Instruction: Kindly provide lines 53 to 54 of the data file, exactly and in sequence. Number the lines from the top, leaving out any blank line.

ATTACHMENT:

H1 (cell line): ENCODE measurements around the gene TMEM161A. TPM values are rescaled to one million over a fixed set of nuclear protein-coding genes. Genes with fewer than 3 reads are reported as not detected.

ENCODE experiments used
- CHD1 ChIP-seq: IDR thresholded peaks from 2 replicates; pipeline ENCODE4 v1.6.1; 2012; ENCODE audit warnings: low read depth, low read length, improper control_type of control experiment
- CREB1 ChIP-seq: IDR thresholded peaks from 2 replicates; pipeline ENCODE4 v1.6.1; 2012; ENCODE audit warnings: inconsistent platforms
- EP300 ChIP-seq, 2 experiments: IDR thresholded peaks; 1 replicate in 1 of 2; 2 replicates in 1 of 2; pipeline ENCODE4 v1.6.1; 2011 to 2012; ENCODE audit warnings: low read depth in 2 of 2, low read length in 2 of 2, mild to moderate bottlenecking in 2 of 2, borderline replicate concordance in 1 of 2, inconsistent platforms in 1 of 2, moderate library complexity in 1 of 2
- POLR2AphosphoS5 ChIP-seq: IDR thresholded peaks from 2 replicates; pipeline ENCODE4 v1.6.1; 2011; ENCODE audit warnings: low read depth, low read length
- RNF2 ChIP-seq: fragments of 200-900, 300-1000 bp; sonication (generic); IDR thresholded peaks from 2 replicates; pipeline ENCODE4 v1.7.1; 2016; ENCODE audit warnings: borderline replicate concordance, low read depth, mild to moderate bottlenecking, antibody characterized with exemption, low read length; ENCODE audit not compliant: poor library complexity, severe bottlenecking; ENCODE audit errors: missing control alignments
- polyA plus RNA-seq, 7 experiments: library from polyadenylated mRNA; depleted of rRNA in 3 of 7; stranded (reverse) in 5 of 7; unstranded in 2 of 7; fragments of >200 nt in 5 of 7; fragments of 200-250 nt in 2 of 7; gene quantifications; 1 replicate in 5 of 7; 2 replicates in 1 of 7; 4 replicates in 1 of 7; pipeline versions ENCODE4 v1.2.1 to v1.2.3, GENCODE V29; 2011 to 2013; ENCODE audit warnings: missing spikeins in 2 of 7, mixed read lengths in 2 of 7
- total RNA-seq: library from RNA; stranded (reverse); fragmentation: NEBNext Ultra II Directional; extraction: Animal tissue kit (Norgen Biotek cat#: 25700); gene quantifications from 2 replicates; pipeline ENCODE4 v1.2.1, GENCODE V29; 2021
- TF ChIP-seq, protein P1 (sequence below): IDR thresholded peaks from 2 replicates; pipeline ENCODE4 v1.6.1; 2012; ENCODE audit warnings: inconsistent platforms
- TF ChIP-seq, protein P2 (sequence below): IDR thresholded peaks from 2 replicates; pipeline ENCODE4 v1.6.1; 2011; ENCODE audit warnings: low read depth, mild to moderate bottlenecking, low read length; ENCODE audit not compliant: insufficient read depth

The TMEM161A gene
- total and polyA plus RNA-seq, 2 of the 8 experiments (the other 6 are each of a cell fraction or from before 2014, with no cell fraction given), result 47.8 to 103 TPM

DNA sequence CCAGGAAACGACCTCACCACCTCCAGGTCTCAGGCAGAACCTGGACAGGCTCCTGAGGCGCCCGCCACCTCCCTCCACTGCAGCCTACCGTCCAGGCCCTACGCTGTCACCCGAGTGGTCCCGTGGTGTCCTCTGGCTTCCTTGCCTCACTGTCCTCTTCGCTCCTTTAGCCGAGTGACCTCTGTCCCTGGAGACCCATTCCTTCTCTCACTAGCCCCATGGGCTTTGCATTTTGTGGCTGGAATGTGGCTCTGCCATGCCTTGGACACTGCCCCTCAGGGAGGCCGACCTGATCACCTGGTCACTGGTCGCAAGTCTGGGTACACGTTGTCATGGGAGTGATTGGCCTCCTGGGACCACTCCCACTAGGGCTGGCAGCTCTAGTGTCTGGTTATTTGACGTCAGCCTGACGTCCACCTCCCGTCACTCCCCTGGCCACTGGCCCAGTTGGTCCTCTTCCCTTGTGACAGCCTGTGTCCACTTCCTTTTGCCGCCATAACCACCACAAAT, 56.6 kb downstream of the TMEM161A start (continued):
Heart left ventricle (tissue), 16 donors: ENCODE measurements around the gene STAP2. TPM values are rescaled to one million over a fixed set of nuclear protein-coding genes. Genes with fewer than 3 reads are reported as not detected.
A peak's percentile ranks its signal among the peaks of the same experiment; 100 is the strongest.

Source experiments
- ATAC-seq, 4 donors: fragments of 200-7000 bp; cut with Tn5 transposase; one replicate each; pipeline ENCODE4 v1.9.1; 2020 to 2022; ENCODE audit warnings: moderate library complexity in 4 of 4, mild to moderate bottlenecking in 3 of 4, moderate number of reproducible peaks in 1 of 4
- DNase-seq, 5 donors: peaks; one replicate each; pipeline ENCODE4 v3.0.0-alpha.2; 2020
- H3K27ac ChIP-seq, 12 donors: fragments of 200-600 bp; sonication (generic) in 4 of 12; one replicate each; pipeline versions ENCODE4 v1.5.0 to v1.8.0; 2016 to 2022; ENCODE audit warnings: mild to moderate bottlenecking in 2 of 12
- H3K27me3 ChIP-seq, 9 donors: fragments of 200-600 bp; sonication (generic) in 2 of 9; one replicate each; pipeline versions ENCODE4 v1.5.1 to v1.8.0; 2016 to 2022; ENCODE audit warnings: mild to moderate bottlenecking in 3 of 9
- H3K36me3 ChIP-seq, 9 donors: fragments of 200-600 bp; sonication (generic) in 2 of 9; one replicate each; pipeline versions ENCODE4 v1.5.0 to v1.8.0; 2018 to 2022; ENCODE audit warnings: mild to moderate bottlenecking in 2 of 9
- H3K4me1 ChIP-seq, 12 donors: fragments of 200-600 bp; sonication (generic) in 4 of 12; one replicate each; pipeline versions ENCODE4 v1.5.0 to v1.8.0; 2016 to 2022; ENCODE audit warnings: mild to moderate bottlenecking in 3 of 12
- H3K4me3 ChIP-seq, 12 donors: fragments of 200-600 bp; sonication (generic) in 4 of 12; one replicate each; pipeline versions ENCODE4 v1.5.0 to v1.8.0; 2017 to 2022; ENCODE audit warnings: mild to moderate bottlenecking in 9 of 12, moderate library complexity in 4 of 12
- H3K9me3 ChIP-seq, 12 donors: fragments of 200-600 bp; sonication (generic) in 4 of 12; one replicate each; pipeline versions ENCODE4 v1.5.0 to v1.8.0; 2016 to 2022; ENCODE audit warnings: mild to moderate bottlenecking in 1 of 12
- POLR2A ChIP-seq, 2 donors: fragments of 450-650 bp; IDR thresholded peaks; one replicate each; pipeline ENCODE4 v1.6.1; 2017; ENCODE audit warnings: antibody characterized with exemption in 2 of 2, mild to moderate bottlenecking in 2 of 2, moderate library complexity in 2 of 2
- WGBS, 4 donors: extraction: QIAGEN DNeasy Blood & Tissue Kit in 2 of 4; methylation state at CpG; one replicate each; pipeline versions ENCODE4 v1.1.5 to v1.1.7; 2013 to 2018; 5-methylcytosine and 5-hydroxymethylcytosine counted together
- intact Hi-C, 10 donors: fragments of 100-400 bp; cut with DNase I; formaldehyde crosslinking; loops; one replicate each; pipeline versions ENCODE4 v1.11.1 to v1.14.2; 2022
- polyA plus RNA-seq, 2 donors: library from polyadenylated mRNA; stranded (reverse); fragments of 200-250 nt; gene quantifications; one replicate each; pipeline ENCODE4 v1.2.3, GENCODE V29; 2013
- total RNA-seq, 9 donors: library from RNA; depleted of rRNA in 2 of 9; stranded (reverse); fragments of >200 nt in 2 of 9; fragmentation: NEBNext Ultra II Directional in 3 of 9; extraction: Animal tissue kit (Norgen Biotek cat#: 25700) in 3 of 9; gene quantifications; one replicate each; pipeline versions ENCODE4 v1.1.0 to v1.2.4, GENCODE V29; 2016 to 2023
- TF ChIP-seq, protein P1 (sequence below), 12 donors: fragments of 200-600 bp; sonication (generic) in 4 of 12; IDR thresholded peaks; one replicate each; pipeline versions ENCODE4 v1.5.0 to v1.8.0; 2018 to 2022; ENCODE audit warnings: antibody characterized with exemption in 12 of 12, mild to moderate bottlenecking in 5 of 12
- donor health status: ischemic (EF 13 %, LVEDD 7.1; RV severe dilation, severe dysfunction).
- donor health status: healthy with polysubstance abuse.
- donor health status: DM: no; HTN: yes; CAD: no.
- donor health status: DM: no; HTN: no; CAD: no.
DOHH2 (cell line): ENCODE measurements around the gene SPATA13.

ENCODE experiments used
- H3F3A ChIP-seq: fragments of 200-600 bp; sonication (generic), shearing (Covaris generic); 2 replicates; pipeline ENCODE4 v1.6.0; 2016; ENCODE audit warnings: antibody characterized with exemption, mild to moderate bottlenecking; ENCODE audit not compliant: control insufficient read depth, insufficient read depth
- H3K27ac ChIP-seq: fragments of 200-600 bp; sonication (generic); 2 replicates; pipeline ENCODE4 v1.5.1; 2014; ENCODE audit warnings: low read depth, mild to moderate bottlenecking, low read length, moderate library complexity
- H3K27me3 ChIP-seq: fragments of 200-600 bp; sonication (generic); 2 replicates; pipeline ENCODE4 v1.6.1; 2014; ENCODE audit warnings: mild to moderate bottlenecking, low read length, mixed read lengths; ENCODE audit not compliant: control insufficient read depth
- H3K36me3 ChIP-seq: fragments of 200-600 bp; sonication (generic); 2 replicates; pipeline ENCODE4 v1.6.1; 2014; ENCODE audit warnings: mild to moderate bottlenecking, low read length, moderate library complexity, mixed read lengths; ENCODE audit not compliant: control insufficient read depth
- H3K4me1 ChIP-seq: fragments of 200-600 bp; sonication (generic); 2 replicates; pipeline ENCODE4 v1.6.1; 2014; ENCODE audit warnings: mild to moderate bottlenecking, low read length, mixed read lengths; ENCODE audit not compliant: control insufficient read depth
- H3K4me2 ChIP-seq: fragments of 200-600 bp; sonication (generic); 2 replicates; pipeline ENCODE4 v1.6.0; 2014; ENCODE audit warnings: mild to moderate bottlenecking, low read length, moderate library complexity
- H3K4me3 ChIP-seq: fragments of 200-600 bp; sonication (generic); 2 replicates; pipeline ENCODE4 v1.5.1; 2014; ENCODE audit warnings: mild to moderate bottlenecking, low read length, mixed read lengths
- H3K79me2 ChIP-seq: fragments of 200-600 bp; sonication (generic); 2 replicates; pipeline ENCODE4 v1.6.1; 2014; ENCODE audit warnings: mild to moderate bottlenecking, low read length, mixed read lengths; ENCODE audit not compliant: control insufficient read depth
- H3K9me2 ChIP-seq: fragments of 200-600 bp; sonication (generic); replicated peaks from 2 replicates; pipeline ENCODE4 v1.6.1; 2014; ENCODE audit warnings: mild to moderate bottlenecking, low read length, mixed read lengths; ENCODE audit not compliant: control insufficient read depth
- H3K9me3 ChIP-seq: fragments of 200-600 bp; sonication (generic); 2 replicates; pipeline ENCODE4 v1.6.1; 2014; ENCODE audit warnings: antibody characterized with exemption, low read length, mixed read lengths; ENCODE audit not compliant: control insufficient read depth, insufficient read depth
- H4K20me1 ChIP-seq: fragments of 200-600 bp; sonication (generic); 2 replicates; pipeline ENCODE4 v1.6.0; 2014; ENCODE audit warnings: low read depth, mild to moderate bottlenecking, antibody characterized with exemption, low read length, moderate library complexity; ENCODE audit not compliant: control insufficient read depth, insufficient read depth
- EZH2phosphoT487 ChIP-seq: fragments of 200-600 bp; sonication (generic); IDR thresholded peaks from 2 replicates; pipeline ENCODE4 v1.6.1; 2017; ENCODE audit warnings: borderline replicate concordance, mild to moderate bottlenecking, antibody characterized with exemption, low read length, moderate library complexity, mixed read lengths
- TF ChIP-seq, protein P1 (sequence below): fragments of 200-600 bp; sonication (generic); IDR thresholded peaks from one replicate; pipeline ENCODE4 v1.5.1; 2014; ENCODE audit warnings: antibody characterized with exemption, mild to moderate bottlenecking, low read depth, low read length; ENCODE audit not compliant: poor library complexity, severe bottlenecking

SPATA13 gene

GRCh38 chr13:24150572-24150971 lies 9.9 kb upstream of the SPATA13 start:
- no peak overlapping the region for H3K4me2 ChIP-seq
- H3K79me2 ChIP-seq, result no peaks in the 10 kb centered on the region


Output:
- no peak overlapping the region for H3K4me2 ChIP-seq
- H3K79me2 ChIP-seq, result no peaks in the 10 kb centered on the region